New building triples city offices

Architect Rick Zingre of Zingre and Associates shows members of Humboldt’s city council and the public the area in the basement of the former Emprise Bank Building where a new elevator will go. The council toured the building Monday evening before approving plans to remodel the space. From left are council members Jeremy Weilert, Otis Crawford, citizen Chris Flores, couniclman Jerry Griffith and City Administrator Larry Tucker.

HUMBOLDT — Humboldt’s city council met Monday evening to tour the former Emprise Bank building, purchased by the city for use as its city hall and police department.
The location will more than triple available square footage for the city, which currently occupies 5,000 square feet. The new space contains 16,000 square feet, said City Administrator Larry Tucker.
Rick Zingre, of Fort Scott’s Zingre and Associates Architects, led Monday night’s tour.
Zingre explained choices for elevator placement, walls and restrooms, all questions that came up during the tour.
A small, three-person, wheelchair accessible elevator will be built, leading both to the main floor, which will house the daily workings of city hall and the police department, and to the basement, which will contain a public meeting room. The elevator will be located at the southeast corner of the building where the sole grade-level entrance exists, Zingre said. A 30-foot rise to the main lobby necessitates the elevator for public access to that part of the building, Zingre noted. In addition, Zingre said, “joist spans and subsequent support” in other parts of the building would not accommodate the lift.
The basement will remain primarily unfinished space, with 4,000 feet for the city, an existing 2,000-foot multipurpose community room and 2,000 feet of secured space dedicated to the police department. The basement will also be opened as a storm shelter as needed, if the council has its way. Monarch Cement has offered the city use of its facility in case of an ice storm, Tucker noted.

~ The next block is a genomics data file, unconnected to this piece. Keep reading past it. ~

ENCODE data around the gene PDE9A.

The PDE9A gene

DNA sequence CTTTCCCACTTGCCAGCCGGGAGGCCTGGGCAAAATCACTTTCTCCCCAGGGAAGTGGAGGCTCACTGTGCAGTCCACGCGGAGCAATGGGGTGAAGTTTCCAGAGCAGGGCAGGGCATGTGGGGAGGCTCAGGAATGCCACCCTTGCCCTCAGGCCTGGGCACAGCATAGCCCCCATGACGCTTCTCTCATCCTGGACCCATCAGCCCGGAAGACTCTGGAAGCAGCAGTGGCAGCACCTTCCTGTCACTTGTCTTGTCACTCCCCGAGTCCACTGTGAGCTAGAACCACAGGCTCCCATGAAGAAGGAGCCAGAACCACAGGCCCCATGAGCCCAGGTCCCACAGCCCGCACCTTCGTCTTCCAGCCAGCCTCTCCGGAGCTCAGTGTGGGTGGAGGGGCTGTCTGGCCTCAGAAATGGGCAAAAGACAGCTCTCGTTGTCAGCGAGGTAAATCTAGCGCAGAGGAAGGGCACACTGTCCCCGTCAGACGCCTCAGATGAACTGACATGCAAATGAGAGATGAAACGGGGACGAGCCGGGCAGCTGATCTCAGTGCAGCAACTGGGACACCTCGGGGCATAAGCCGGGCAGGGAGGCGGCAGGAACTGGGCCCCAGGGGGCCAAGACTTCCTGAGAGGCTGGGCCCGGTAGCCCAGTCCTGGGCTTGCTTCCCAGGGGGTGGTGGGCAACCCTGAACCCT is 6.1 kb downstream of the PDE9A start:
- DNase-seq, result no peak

“For 99.9 percent of tornadoes, (the basement) will serve you better than a wood-framed house ever would,” Zingre observed of the windowless, reinforced space. That use sparked discussion of the need for backup generators. Currently, police and public works departments each have one such generator.
Costs for additional generators were never considered, Zingre said.
“This job was presented to me as ‘What can we do for $100,000,’ first and foremost as city hall and the police department” Zingre said. “The base bid is to build an elevator and create office space for the city,” he said. The police department will also get a “secure point of entry” with the base bid remodel, Zingre noted.
Along with the expansive space, the city acquired numerous desks, office stations, chairs and the bank’s teller counter. All will be utilized by the city in their remodel, reducing costs of furnishing the new facility. Most carpeting will remain, too, Zingre said.

THE $160,000 base bid includes elevator, hall and American With Disabilities Act-compliant restrooms in the basement, plus city offices upstairs. The alternate bid, for an additional $90,000, adds a municipal court room and ADA restrooms upstairs.
Funding for the remodel will come from a $70,000 grant and $200,000 loan, both from the USDA Rural Development office in Iola.
“We’ve already gotten preliminary approval” for the funds, Tucker said.
The money can also be used to improve the heating and air conditioning system on the north half of the building, Tucker said.
“The system you have is original to the building” Zingre noted, and is “probably not efficient and not serviceable. Functionally, it’s a funky system anyway,” he said, noting it lacks individual area controls for different parts of the building.
Final architectural plans will be ready in about a week. Those plans, plus remodelling bids, must be submitted to the United States Department of Agriculture before final approval of the funds is made.
Zingre suggested the council open bidding for contractors using the base bid design, then add modifications as needed. The council ultimately agreed.
Council member Vada Aikins moved to accept the base bid. The motion passed 6-1, with Jeremy Weilert, Jerry Griffith, Don Walburn, Sean McReynolds, Otis Crawford and Aikins in favor and Dan Julich against. Sam Murrow was absent.
The deadline for bids will be the end of January. 
The city hopes to be in the building by April or May, Tucker said. Tucker added he is already fielding inquiries from those interested in using the current city hall building.